Canada's oldest English-language university celebrates its 225th year
This school year marks the 225th anniversary of the University of New Brunswick, Canada’s oldest English-language university (only Laval, founded in 1663, trumps it), currently renowned for its engineering, science, and computer programs. Eddy Campbell, UNB president and vice chancellor, says this milestone is just the right opportunity for the university to boast about its considerable accomplishments and rich legacy. “Universities in Atlantic Canada probably don’t receive the national distinction they deserve,” says Campbell. “Canadians are a modest bunch and maybe we don’t take sufficient time to celebrate our success and blow our own horn.”
So the school has planned a series of events that will do just that. First, there’s an honorary degree night at Koerner Hall in Toronto on Sept. 23 that will showcase talented alumni, including Anne Murray and Frank McKenna, as well as five Canadians that the university feels have made an enormous contribution to Canada. The honourees are Carolyn Acker (pioneer in poverty reduction), Purdy Crawford (business leader and dean emeritus of Canada’s corporate bar), Phil Fontaine (former National Chief of the Assembly of First Nations), Clara Hughes (Olympic champion and philanthropist) and Alan MacGibbon (UNB alumnus, global strategist, and corporate visionary).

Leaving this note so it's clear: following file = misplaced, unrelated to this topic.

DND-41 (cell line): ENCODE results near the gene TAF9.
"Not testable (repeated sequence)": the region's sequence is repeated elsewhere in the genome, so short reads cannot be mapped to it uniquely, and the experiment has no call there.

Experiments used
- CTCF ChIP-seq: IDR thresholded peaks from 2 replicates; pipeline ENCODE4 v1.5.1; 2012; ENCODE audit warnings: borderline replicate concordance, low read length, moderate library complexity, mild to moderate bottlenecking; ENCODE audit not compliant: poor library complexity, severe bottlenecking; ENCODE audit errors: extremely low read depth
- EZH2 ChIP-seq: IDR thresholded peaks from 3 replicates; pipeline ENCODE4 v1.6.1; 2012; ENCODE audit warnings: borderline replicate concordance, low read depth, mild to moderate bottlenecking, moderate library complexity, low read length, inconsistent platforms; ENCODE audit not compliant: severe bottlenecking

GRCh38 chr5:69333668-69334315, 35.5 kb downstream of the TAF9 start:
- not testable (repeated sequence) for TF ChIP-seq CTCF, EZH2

In October, homecoming at UNB will be bigger and splashier than usual, and the history of the university will be documented in a new book about architecture on campus. The university was founded in 1785 by Loyalists who had fled the American Revolution. (A second campus was established in Saint John, N.B., in 1964.) The Fredericton campus houses the oldest university building in the country that is still in regular use for school operations.
The university’s history is also entwined with the legacy of Max Aitken, or Lord Beaverbrook. He was the first modern day chancellor at UNB, a patron of the university, and of course, a towering historical figure who became a press baron and sat on the war cabinet of Winston Churchill. To pay homage to their great benefactor, a “Beaverbrook Celebration” will take place on campus in November.
As Campbell says, “UNB is a great university and it does not always enjoy the kind of reputation it should given its quality.” He adds: “This event is a good opportunity for us to go to Toronto, make a splash, celebrate our accomplishments, and start pointing out to people what great universities we have out here on the east coast.”
Photo: Sir Howard Douglas Hall (Old Arts Building) at the UNB Fredericton Campus; the oldest university building in Canada. Courtesy of the University of New Brunswick.